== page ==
In this price range, I think not, besides Open(X) applications will reveal the potential - its up to the application developers now Reply
  • GaMEChld - Tuesday, June 14, 2011 - link

    My netbook is a pain to use precisely because of its graphics. It cannot properly play youtube or movie files fluently. Aside from its multi-media problems, I don't try to do ridiculous things on a netbook, so the other components are not much of a factor for me. But if I can't even watch videos properly, then it's trash.

    Luckily, I got that netbook for free, so I'm not that sad about it. I'll probably sell it on eBay and get a Brazos netbook at some point.
    Reply
  • hvakrg - Tuesday, June 14, 2011 - link

    Yes, they're becoming primary machines, but what exactly do you need the CPU part for in a primary machine today? Let's face it most people use their computer to browse the web, listen to music and watch videos, all of which are either relying on the GPU today or is clearly moving in that direction.

    Intel will have an advantage in the hardcore CPU market probably forever due to them being years ahead of the competition in manufacturing processes, but what advantage does that give them when it comes to selling computers to the end user? Things like battery life and GPU performance is what will be weighted in the future.
    Reply
  • Broheim - Wednesday, June 15, 2011 - link

    personally I need it to compile thousands of lines of code sometimes several times a day, if I were to settle for a E-350 I'd die of old age long before I get my masters in computer science.... some of us actually gives our 2600k @ 4.5ghz a run for it's money.

    th G in GPU doesn't stand for General... the GPU can only do a few highly specialized tasks, it's never going to replace and will always rely on the CPU. Unless you're a gamer you benifit much more from a fast CPU than a fast GPU, and even as a gamer you still need a good CPU.

    don't believe me? take a E-350 and do all the things you listed, then strap a HD6990 onto it and try and see if you can tell the difference...
    trust me, you can't.
    Reply
  • ET - Wednesday, June 15, 2011 - link

    Compiling code is a minority application, although I did that at a pinch on a 1.2GHz Pentium M, so the E-350 would do as well. Certainly won't use it for my main development machine, I agree.

    Still, as hvakrg said, most users do web browsing, listen to music, watch video. The E-350 would work well enough for that.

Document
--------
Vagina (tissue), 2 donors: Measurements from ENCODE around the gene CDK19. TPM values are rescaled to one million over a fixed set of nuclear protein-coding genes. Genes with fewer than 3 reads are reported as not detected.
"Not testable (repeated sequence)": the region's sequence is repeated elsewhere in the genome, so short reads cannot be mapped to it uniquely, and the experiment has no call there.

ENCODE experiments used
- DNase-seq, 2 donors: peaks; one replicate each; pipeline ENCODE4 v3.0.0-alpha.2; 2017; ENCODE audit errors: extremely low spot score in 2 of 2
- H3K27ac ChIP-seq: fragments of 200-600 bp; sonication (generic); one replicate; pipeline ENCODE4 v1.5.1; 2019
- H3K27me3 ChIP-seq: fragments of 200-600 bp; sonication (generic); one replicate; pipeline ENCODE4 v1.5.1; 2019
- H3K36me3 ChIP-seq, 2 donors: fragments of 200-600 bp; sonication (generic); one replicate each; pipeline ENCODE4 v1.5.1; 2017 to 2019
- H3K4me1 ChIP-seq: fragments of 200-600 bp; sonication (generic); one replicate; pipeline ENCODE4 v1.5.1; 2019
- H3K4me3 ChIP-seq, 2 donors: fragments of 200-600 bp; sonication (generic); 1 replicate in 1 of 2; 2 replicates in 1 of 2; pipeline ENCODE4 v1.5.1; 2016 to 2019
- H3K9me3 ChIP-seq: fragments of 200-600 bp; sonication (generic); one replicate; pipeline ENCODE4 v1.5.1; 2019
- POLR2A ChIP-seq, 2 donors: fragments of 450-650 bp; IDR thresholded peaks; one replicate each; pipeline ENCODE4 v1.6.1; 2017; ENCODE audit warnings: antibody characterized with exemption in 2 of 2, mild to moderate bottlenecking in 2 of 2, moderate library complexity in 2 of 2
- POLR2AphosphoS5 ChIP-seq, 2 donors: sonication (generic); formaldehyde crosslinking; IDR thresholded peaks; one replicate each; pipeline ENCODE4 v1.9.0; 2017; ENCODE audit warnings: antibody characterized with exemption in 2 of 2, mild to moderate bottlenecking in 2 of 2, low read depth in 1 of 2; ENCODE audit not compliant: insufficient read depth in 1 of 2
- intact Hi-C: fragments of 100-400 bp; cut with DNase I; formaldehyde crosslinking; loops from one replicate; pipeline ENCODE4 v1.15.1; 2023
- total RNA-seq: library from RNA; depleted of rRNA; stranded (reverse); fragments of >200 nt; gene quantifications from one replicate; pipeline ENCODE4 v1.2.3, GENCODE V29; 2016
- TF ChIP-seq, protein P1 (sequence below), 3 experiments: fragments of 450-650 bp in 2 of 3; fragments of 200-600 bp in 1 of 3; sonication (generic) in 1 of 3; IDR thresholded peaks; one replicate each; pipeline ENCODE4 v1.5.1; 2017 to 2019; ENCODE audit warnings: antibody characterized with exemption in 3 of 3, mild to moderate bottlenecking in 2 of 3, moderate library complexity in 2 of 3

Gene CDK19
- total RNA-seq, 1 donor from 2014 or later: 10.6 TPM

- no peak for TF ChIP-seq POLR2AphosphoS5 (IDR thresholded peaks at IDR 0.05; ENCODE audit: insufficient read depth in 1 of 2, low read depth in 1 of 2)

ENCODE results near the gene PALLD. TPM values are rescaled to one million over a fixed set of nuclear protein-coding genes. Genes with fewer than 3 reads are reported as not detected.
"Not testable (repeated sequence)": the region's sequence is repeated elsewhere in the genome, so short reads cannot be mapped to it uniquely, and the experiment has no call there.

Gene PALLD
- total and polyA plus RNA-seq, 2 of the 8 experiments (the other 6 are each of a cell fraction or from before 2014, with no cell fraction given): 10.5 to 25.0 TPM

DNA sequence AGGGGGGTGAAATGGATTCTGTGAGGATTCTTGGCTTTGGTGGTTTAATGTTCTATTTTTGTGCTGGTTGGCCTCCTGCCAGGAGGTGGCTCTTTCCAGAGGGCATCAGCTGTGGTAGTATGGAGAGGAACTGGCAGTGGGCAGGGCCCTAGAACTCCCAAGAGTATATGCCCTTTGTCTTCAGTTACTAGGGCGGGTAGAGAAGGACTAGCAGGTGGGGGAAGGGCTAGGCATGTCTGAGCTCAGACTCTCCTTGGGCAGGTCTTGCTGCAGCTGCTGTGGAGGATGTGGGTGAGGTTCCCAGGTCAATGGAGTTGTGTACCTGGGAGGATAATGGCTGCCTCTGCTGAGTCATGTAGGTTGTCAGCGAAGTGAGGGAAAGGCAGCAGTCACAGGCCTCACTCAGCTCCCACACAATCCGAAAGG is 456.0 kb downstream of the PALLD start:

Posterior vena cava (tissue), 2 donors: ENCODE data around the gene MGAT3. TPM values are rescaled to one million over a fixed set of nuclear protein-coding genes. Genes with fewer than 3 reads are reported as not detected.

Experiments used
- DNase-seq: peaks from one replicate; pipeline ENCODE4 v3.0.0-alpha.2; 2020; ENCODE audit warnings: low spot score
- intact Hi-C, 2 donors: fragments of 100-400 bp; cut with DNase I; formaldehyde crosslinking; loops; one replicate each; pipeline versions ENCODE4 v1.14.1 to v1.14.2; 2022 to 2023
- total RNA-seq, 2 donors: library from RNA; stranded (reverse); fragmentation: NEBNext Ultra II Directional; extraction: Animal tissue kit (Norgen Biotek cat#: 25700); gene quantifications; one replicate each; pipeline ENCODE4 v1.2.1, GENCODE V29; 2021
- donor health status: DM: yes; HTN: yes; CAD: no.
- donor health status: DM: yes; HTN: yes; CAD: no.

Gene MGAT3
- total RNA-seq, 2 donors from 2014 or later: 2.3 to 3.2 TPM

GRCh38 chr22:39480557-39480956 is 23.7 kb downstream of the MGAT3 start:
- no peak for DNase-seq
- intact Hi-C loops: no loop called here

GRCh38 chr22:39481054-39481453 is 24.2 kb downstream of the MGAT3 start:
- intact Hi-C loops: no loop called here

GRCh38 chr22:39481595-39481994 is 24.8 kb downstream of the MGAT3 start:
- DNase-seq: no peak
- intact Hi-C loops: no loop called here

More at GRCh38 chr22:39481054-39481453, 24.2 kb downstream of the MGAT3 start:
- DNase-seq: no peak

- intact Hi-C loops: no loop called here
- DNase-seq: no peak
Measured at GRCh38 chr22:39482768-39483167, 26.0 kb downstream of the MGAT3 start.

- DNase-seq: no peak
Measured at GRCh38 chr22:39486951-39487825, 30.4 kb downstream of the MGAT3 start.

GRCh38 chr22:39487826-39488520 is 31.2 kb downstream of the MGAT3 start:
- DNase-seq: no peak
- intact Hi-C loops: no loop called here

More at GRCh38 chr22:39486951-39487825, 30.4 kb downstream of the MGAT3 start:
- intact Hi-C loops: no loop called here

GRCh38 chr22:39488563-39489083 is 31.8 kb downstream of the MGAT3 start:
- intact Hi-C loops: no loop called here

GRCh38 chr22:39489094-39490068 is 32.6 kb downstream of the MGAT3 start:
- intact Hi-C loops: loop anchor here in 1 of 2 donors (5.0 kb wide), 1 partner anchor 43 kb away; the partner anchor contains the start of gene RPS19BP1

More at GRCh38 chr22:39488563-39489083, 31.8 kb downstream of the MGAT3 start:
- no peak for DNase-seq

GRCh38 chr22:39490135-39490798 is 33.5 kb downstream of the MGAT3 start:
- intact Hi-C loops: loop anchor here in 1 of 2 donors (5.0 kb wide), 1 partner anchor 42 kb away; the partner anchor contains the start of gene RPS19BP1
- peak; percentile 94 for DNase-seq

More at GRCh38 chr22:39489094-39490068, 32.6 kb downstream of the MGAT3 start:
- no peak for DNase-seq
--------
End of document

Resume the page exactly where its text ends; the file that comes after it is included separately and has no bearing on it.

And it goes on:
Reply
  • sinigami - Wednesday, June 15, 2011 - link

    >most users do web
    >browsing, listen to music,
    >watch video. The E-350
    >would work well enough
    >for that.

    The Atom also works well enough for that, for less money.

    You might be pleasantly surprised to find that current Atom netbooks can play 720p MKVs. For netbook level video, that's "well enough".

    As you said, for anything tougher than that, i wouldn't use it for my "main machine" either.
    Reply
  • ionave - Thursday, June 16, 2011 - link

    Why would you spend $2000 for an intel powered laptop when you can build a desktop to do computations for a quarter of the price at 20x the speed, and get a laptop for $400 to run code on the desktop remotely and use it for lighter tasks? I'm surprised that you are a masters student in computer science, because your lack of logic doesn't reflect it. Correct me if I'm wrong, but why would you compute on the go when you can let the code on a desktop or cluster while the laptop is safely powered down in your backpack?

    Also, I can run Super Mario Galaxy using dolphin (CPU intensive) emulator at full frame rate on my AMD Phenom II X2 BE, and the cores in the A8 are improved versions of Phenom II X4. You really need to get your facts straight, since the CPU is actually VERY good. Go look at the benchmarks and do your research
    Reply
  • Broheim - Thursday, June 16, 2011 - link

    he clearly said primary machine, so before you go around insulting me I'd suggest you learn how to read.
    the 2600K is a desktop CPU you douchebucket, I never said my main machine was a laptop, quite to the contrary.

    what you can and can't do is of no interrest to me, but first off, I never mentioned the A8 I said E-350, again with the failure to read.
    nevertheless...
    K10 is not even a match for Nehalem, and so far behind Sandy bridge it's ridiculous.
    I've seen the benchmarks, I've done my research and concluded that the A8 CPU is far from "VERY" good, have you done yours?
    Reply